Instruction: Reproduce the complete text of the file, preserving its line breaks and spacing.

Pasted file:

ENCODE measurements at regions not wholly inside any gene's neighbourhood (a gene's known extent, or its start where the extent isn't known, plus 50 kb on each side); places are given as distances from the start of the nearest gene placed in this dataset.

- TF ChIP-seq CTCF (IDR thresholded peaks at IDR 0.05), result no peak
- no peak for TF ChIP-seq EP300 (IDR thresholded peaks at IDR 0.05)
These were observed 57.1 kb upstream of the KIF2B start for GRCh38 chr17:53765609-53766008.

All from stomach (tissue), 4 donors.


ENCODE measurements at regions not wholly inside any gene's neighbourhood (a gene's known extent, or its start where the extent isn't known, plus 50 kb on each side); places are given as distances from the start of the nearest gene placed in this dataset.

- TF ChIP-seq CTCF (IDR thresholded peaks at IDR 0.05), result no peak
- no peak for TF ChIP-seq EP300 (IDR thresholded peaks at IDR 0.05)
These were observed 57.1 kb upstream of the KIF2B start for GRCh38 chr17:53765609-53766008.

All from stomach (tissue), 4 donors.